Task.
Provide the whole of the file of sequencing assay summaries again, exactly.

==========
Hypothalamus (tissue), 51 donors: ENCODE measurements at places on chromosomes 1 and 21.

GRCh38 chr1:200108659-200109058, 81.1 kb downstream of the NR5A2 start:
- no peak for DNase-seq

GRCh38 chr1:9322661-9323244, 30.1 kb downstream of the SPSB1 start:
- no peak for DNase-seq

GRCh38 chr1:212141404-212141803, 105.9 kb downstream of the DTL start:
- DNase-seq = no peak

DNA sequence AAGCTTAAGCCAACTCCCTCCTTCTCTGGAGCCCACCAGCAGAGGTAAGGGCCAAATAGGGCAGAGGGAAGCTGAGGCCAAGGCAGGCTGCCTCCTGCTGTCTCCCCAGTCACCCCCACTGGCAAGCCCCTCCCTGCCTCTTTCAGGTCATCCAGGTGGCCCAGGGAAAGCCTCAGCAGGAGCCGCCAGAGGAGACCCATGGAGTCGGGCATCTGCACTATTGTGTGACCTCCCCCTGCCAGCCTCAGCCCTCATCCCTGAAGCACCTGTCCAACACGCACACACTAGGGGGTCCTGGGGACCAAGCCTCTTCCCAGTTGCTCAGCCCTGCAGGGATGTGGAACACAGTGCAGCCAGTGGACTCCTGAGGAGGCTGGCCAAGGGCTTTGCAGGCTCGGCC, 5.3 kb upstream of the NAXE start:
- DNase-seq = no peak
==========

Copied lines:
Hypothalamus (tissue), 51 donors: ENCODE measurements at places on chromosomes 1 and 21.

GRCh38 chr1:200108659-200109058, 81.1 kb downstream of the NR5A2 start:
- no peak for DNase-seq

GRCh38 chr1:9322661-9323244, 30.1 kb downstream of the SPSB1 start:
- no peak for DNase-seq

GRCh38 chr1:212141404-212141803, 105.9 kb downstream of the DTL start:
- DNase-seq = no peak

DNA sequence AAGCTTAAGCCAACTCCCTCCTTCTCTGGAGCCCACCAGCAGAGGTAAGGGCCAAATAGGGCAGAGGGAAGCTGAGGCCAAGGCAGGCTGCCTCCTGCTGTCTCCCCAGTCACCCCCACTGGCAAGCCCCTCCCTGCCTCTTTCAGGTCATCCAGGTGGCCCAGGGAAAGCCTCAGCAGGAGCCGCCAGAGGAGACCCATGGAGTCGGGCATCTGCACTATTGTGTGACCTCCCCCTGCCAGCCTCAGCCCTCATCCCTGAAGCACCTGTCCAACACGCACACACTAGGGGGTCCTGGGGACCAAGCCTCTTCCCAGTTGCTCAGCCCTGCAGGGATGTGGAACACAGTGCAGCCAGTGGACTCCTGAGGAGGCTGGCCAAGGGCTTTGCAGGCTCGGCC, 5.3 kb upstream of the NAXE start:
- DNase-seq = no peak